Global migration flows, including the plight of Syrian refugees, have reached levels unprecedented in recent history. © Press Association Images
Global migration flows, including the plight of Syrian refugees, have reached levels unprecedented in recent history. © Press Association Images

Migration biggest global threat in 2016, says WEF

Will Green is news editor of Supply Management
posted by Will Green
in Risk
18 January 2016

Large-scale involuntary migration is the biggest risk facing the globe in 2016, according to the World Economic Forum (WEF).

Large-scale involuntary migration is the biggest risk facing the globe in 2016, according to the World Economic Forum (WEF).
This is followed by extreme weather events, failure of climate change mitigation adaptation, interstate conflict and major natural catastrophes to make up the WEF’s top five global risks in terms of likelihood.
In a report the WEF said environmental and economic factors as well as conflict were driving migration and in 2014 59.5m people were “forcibly displaced” around the world, compared to 40m at the time of Second World War.
“Global refugee flows have reached a level that is unprecedented in recent history,” said the report.
The WEF said people stayed in host countries for longer – from an average of nine years in the 1980s to 20 years by the mid 2000s – while more than 80% of conflicts lasted for more than a decade.
The report said there was a “lack of effective integration policies in most countries”, which could lead to the formation of ghettos “vulnerable to disenchantment and even radicalisation”.
“In Europe, the rapid inflow of migrants in 2015 challenged local financial and absorption capacities and exacerbated the trend towards polarisation of societies and the political spectrum, which in turn undermined the efficiency of European governance structures,” said the report.
“The global humanitarian architecture is not able to effectively respond to today’s challenges.
“Although the recent crisis in Europe has dominated headlines, and is reflected in the risk being considered most likely in that region, the challenge is global with most regions affected,” said the report.
Meanwhile, the top five risks in terms of impact are failure to tackle climate change, weapons of mass destruction, water crises, large-scale migration and severe energy price shock.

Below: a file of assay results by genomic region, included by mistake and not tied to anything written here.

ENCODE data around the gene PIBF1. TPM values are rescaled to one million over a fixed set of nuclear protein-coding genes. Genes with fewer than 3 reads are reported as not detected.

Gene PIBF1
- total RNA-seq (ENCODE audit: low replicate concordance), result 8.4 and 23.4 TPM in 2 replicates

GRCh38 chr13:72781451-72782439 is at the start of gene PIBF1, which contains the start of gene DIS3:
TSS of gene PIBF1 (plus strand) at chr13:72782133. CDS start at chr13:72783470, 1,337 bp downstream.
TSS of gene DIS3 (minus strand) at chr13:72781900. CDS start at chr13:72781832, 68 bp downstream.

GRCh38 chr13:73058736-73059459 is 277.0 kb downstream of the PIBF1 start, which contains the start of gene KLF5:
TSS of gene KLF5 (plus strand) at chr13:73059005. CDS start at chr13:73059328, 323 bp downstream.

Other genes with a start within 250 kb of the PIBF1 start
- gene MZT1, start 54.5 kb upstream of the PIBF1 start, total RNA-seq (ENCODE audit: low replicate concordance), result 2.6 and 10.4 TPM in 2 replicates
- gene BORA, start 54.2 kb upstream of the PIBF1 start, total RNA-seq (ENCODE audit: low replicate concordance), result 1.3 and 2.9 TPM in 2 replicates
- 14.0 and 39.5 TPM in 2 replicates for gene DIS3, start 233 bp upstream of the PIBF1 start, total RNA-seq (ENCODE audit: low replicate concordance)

The rankings are based on a survey of almost 750 experts and decision-makers from the worlds of business, academia, civil society and the public sector.
On a regional level, the biggest threat facing Europe is migration, for the US it is cybercrime and for Africa and South America it is failure of national governance. The MENA region faces the greatest threat from water crises and unemployment, while for central Asia, including Russia, it is energy price shocks and interstate conflict. The largest threat for South Asia is water crises and for East Asia it is natural catastrophes.Large-scale involuntary migration is the biggest risk facing the globe in 2016, according to the World Economic Forum (WEF).

This is followed by extreme weather events, failure of climate change mitigation adaptation, interstate conflict and major natural catastrophes to make up the WEF’s top five global risks in terms of likelihood.

In a report the WEF said environmental and economic factors as well as conflict were driving migration and in 2014 59.5m people were “forcibly displaced” around the world, compared to 40m at the time of Second World War.

“Global refugee flows have reached a level that is unprecedented in recent history,” said the report.

The WEF said people stayed in host countries for longer – from an average of nine years in the 1980s to 20 years by the mid 2000s – while more than 80% of conflicts lasted for more than a decade.

The report said there was a “lack of effective integration policies in most countries”, which could lead to the formation of ghettos “vulnerable to disenchantment and even radicalisation”.

“In Europe, the rapid inflow of migrants in 2015 challenged local financial and absorption capacities and exacerbated the trend towards polarisation of societies and the political spectrum, which in turn undermined the efficiency of European governance structures,” said the report.

“The global humanitarian architecture is not able to effectively respond to today’s challenges.

“Although the recent crisis in Europe has dominated headlines, and is reflected in the risk being considered most likely in that region, the challenge is global with most regions affected,” said the report.

Meanwhile, the top five risks in terms of impact are failure to tackle climate change, weapons of mass destruction, water crises, large-scale migration and severe energy price shock.

The rankings are based on a survey of almost 750 experts and decision-makers from the worlds of business, academia, civil society and the public sector.

On a regional level, the biggest threat facing Europe is migration, for the US it is cybercrime and for Africa and South America it is failure of national governance. The MENA region faces the greatest threat from water crises and unemployment, while for central Asia, including Russia, it is energy price shocks and interstate conflict. The largest threat for South Asia is water crises and for East Asia it is natural catastrophes.

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